As PP.com readers know, we've been cautioning about a serious market correction for a long time. Valuations have been so far divorced from fundamentals for so long that we are frighteningly overdue for a drop -- likely a large one -- in asset prices. » Read more

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Something's Fishy With The US 'Data' on Ukraine, Russia

The 'evidence' is surprisingly weak
Monday, July 28, 2014, 11:51 AM

For weeks now I've been patiently waiting for the US to release some (any!) definitive data about the Ukraine situation, including the MH17 shoot-down.  After all, as everybody knows, the US has intensive satellite and electronic scanning technologies in place around the globe, and therefore should be able to provide some serious intelligence to make its case.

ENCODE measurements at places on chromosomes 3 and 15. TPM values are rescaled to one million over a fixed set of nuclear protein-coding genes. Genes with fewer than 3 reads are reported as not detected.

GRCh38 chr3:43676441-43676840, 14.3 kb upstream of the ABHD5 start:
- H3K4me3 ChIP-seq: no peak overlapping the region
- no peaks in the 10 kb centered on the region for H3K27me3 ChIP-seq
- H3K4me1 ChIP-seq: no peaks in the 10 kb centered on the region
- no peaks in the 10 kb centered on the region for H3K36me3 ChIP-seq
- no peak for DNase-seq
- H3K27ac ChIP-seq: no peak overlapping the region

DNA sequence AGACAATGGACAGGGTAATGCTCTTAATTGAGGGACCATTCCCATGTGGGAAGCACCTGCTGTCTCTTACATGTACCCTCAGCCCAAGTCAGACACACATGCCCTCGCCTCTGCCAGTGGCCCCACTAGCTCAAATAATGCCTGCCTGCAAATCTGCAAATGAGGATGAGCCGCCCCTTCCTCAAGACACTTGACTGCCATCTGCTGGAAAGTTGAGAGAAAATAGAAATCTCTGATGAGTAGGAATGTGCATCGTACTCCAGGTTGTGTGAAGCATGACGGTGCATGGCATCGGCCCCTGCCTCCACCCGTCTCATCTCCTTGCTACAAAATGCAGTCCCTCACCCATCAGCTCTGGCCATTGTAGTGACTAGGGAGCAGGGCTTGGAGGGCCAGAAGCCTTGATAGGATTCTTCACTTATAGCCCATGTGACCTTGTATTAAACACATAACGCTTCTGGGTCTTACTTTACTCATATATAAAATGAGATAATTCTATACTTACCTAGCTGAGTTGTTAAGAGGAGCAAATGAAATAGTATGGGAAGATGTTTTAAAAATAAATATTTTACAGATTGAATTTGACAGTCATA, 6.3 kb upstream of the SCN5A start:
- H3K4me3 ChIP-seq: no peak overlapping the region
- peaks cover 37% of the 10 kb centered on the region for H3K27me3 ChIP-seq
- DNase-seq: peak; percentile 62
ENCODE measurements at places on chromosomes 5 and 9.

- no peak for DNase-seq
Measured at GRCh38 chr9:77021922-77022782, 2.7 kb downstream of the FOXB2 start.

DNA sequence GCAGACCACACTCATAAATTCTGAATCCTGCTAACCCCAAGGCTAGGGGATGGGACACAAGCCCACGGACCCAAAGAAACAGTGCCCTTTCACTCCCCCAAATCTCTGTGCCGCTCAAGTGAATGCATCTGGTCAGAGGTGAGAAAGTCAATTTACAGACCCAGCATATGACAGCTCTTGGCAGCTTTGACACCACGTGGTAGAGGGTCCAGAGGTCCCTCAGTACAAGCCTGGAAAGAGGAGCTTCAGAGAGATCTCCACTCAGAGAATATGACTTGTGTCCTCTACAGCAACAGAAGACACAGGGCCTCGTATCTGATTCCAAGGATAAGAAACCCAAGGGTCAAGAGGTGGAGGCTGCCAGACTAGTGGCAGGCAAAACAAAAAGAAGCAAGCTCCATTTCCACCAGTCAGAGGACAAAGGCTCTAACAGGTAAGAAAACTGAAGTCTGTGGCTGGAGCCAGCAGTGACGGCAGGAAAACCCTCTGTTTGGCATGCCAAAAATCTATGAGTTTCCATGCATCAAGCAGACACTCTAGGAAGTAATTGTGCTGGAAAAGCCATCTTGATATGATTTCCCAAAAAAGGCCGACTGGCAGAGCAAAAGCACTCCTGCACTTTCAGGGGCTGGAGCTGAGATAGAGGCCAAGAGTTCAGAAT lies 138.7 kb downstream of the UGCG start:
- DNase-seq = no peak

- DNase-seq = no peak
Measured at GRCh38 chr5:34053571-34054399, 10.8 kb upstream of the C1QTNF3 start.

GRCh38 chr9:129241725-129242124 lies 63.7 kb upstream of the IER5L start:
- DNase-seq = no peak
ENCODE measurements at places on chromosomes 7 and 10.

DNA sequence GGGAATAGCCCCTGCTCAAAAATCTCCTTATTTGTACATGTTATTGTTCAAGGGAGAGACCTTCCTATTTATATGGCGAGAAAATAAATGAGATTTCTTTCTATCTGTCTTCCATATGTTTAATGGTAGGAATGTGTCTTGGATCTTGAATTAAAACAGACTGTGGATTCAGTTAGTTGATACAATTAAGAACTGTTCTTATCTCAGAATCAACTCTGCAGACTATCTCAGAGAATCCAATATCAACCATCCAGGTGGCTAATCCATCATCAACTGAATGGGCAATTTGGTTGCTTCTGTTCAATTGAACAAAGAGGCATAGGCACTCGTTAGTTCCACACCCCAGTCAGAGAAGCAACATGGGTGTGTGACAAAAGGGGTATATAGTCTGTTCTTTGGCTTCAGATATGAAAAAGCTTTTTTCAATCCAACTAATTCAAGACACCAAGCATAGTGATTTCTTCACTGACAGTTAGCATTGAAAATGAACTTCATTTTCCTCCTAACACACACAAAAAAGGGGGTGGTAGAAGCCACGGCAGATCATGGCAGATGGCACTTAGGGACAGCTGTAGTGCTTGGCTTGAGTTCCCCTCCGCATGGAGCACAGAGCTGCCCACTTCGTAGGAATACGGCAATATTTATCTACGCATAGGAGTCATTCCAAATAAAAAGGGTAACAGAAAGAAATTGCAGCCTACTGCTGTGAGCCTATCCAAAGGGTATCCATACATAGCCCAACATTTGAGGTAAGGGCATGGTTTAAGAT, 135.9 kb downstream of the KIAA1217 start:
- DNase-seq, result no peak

Frankly, the US needs to provide much harder evidence for its current claims to be credible. » Read more

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Off the Cuff: Do Geopolitics Matter Anymore?

Because the markets sure don't seem to care
Thursday, July 24, 2014, 4:37 PM

In this week's Off the Cuff podcast, Chris and Charles discuss:

  • Do Geopolitics Matter Anymore?
    • No conflict is seemingly too great for the markets to ignore
  • The Marginal Value of A Barrel of Oil
    • Even the loss of a few % of total supply could vastly impact the US
  • Zombie Markets
    • No weapon seems to be able to stop this bull market
  • Bass-Ackward Foreign Policy
    • The West is pursuing a strategy that makes no sense